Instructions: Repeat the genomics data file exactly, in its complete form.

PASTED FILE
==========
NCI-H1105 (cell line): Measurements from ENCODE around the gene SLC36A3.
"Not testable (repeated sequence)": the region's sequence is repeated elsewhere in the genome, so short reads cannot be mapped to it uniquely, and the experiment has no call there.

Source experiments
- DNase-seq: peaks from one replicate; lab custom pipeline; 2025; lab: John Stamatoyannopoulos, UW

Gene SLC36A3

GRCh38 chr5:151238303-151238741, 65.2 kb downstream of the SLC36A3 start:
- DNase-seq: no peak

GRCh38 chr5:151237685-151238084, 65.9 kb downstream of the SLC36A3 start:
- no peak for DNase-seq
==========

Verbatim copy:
NCI-H1105 (cell line): Measurements from ENCODE around the gene SLC36A3.
"Not testable (repeated sequence)": the region's sequence is repeated elsewhere in the genome, so short reads cannot be mapped to it uniquely, and the experiment has no call there.

Source experiments
- DNase-seq: peaks from one replicate; lab custom pipeline; 2025; lab: John Stamatoyannopoulos, UW

Gene SLC36A3

GRCh38 chr5:151238303-151238741, 65.2 kb downstream of the SLC36A3 start:
- DNase-seq: no peak

GRCh38 chr5:151237685-151238084, 65.9 kb downstream of the SLC36A3 start:
- no peak for DNase-seq